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Remembering My Father

By Reiko Takasaka Lee (高坂玲子)

 

   My father, Tomotake Takasaka (高坂知武), was born in Yamagata City ( 山形市 ) in northern Japan. He lost both of his parents at a tender age of ten and had to travel by himself to Ohmuta ( 大牟田 ) in the southernmost island of Kyushu ( 九州 ) to live with a relative’s family. There he attended a middle school, then No. 7 National High School ( 第七高等學校 ) in Kagoshima ( 鹿兒島), and then went on to the Imperial Kyushu University (帝國九州大學), majoring in agricultural machinery (農業機械). After graduation, he worked in a couple of Agricultural Experimental Stations (農業試驗所)). During his employment at the Kanazawa (金澤) Experimental Station located near the Sea of Japan, my parents lost their first-born son to pneumonia, which probably contributed heavily to his decision to move to warm Taiwan. He became an Assistant Professor (助教授) in the Department of Agricultural Engineering (農業土木科) in the Imperial Taihoku University (帝國臺北大學), which became National Taiwan University after the World War II. When the university was turned over to the KMT government, a fair number of Japanese professors were asked to stay on to teach. As the number of Japanese dwindled and they could no longer maintain schools for Japanese children, my father finally contemplated of leaving Taiwan. However, the department chairman (金城主任) and a number of students came to our house to plead for him to stay on. He was moved and agreed on a condition that I was to be enrolled in a local high school. As it turned out, he remained in Taiwan all together for half a century.

高坂玲子7歲時與父母親合影,她坐在鋼琴前,當時還不會彈。(提供/高坂玲子)

    Musically, he had an interesting background. His mother was a teacher in a public school, which was quite rare in Japan at the dawn of the 20th century (the Meiji 明治  period). On top of that, she somehow got hold of a violin and tinkered with it. His strong interest in western music seemed to have developed in his early teens. He taught himself to play organ (harmonium) and violin. He told me that during his middle school days he had to practice his violin in an “oshi-ire (押入)” (something akin to a walk-in closet, in which you have to stoop down) with his violin muffled by wrapping a towel around strings, because the head of the house where he lived held a dim view of western music. When he started to teach me violin after the war, this story made me uncomfortable and feel ashamed, since my musical environment was so blessed compared to his, yet I was not particularly diligent in practicing. A hallmark of his music making is breath of the instruments he played, which included all the string instruments from violin to double base. Essentially he was filling in whatever the instrument needed in the school ensembles and orchestras in his high school and college days.

   I don’t know much about his musical activities after he came to Taiwan, but his musical activities started almost as soon as the World War II ended. It started with his teaching violin to a few youngsters in our neighborhood, plus all sorts of group playing in our house. But his favorite activity was a weekly string quartet playing, which was sustained throughout my high school and collage years, although members of quartet changed from time to time. I must say I admired my mother for putting up with all that noise (often it was more of a noise than a melodious music), and always graciously treating the participants with drinks and snacks. Our quartet group was often called upon to perform in public, including performances in the concert hall of NTU Medical School. It was at these gatherings of music making that I met my future husband, (李遠川).  It appears that my father maintained his vigorous involvement in music after I left Taiwan for America in 1957, especially in the area of organization of the NTU orchestra. Naturally he was helped by many dedicated and musically talented students, including my husband’s younger sister and brother.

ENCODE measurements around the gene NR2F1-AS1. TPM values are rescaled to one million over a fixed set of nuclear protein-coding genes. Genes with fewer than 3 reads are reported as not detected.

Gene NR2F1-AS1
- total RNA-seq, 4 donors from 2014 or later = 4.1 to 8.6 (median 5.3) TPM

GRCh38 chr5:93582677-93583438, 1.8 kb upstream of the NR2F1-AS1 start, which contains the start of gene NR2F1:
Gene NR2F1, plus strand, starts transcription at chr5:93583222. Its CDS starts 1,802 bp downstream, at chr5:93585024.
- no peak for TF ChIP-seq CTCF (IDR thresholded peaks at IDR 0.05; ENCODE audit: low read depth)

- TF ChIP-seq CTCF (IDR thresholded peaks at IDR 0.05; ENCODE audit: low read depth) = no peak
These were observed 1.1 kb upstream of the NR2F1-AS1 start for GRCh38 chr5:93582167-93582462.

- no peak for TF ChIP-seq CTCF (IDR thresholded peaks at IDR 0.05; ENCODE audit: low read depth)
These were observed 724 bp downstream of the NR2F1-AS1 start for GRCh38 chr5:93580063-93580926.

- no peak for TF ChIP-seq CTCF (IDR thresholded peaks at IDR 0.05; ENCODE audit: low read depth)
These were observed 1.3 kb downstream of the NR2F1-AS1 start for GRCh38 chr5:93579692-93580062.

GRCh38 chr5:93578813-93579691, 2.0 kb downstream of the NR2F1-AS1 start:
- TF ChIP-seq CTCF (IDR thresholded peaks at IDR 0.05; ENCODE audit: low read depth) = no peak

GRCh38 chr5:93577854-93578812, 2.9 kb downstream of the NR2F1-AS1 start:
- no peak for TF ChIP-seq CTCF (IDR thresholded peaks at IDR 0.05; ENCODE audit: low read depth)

高坂玲子大學時,與父親高坂教授(左後方)的弦樂四重奏,右後方為筆者未來的先生李遠川院士,右前方為江有龍,本校植物系教授退休。(提供/高坂玲子)

    My father’s involvement in music was not limited to actual musical performances. For some time after the war, he spent considerable amount of time hand-copying sheet music, which was in a short supply in those days. My father was also a very handy man in making and repairing things. As a child, he opened up an expensive (at that time) clock to try to figure out how it worked. Of course he could not put it back together, but his mother never scolded him for his act. He developed his own way of repairing string and other instruments and re-hairing the bows, sometimes making tools just for the purpose of repairing. He even acquired the skill of piano tuning.

   As much as he was involved in the development of my violin playing, he was totally hands-off when it came to my school work. I don’t remember him ever pushing me to do homework or telling me to excel in school. Perhaps he would have gotten involved if my grade started to slip, but fortunately I was more or less steady in my school work.

   I think that my father was a very unique person with many talents, but most of all he was a very generous and unselfish man.

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